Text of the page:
3. you know using power point, prepares a child and builds self confidence in that kid, its really interesting and it removes shyness from that kid its really good but it is not easy in African countries for example in Uganda were some schools don’t have computers thus it is not applicable in such countries. but otherwise it is so good because by the time the kid grows he can present without shyness

    Luvuma Ronald

    June 11, 2011 at 4:11 am

  4. “They were asked NOT just to read what they had written but talk to and elaborate on the slides. For the most part they did this surprisingly well – something I wish we could teach more grownups to do.”



    June 11, 2011 at 4:23 am

  5. These kids are growing up in a (part of the) world where internet connectivity hangs in the air. Remember Morpheus? “The Matrix is everywhere. It is all around us. Even now, in this very room…” He was speaking metaphorically but when it comes to 3G signal, I think it has already become very literal.

    I think the instinctive information-seeking behaviours of this generation are going to be a huge boost to productivity of all organisations that live in this environment. But despite advances in mobile networks there are still huge swathes of the world we work in, without this at their fingertips (and if its there at a price they can’t afford to access). I am worried for organisations like my own where the HQ and its staff grow up inside, and then sit and work and live immersed in this always-online world, and all the instincts and assumptions they have now and will develop further as a result. Because the national staff in field offices don’t and won’t have that in very many places, not for a long time yet. And so the kinds of work that HQ puts into supporting these folks, won’t be the right kind of work and right kind of resources that really understand what they need, where they’ve come from and how they most effectively work.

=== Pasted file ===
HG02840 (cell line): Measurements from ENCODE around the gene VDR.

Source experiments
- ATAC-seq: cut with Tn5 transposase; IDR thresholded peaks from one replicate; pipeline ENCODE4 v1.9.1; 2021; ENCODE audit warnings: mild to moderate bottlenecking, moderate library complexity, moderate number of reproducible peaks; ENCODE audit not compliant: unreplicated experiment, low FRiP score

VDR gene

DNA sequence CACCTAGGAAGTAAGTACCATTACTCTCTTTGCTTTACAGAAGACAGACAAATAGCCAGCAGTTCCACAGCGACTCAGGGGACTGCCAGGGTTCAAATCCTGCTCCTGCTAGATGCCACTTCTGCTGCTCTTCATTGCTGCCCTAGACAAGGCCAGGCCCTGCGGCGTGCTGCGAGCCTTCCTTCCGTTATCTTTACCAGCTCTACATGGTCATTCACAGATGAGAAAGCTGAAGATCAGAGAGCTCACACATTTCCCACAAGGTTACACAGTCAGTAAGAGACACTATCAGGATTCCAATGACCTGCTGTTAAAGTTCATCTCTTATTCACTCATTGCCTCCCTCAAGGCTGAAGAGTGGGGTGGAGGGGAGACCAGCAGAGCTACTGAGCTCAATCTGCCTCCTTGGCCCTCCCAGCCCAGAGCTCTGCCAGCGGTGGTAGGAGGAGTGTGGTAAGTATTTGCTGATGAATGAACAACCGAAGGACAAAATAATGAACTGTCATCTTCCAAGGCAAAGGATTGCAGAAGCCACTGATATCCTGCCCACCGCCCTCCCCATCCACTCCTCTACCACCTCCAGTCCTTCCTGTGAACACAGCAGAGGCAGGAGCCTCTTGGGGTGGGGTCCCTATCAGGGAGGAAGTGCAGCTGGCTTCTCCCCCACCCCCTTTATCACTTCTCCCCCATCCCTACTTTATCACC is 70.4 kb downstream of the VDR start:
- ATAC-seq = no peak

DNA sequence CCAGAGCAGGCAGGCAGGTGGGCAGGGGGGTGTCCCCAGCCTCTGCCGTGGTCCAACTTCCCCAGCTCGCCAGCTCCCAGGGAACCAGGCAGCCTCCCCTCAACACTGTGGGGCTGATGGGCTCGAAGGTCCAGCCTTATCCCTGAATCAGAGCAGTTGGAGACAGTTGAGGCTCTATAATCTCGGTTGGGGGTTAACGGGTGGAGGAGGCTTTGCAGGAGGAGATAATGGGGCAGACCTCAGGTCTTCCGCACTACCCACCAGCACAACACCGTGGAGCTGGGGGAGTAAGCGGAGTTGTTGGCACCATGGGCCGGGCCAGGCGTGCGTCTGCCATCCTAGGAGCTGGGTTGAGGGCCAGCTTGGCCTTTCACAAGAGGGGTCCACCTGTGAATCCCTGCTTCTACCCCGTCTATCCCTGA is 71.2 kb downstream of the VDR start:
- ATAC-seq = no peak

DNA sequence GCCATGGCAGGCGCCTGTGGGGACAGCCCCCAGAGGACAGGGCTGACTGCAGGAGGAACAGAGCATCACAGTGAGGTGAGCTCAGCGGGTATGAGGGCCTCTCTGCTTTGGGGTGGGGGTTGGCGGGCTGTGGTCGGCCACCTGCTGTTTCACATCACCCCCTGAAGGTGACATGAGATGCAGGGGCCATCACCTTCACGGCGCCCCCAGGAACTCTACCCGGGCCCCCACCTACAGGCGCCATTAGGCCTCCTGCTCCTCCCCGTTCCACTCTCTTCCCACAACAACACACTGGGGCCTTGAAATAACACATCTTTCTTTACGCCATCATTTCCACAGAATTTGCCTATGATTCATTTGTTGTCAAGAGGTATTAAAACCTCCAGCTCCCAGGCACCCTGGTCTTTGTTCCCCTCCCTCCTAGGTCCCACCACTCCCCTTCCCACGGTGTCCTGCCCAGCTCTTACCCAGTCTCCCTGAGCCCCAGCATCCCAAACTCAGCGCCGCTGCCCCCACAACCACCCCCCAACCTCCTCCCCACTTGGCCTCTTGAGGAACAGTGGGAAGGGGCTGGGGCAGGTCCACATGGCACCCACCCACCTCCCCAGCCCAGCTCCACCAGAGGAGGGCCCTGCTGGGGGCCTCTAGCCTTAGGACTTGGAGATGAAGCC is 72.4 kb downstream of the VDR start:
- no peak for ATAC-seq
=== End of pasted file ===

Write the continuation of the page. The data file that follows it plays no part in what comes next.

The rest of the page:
June 11, 2011 at 6:14 am

  6. Thanks Ian, this is an interesting observation.


    June 11, 2011 at 9:55 pm

  7. Even in South Africa I have been blown away by what my 7 year old has to do for school – ok, so they don’t do powerpoint presentations with a microphone as they don’t have the tech in the classroom yet (and at her school most of the kids don’t have the tech at home), but the depth of detail in their presentations and their confidence in standing up to do those presentations, and the excitement with which they share knowledge (recently they all did a project on a bird of their choice) is just mindblowing. Also when they do have computer class, they’re doing layout, with cute borders, big headings, pictures from the net, etc etc – it’s quite utterly mindblowing!

    However, I note with distress that they don’t seem to do needlework, knitting and other crafts so much *sigh*

    Rebecca M.E. Pointer

    June 18, 2011 at 1:33 am

  8. Same here! I remember how my classmate fainted at her first presentation in class at 11 years. For my daughters it is almost boring to do a presentation..

    Joitske Hulsebosch

    June 22, 2011 at 4:49 pm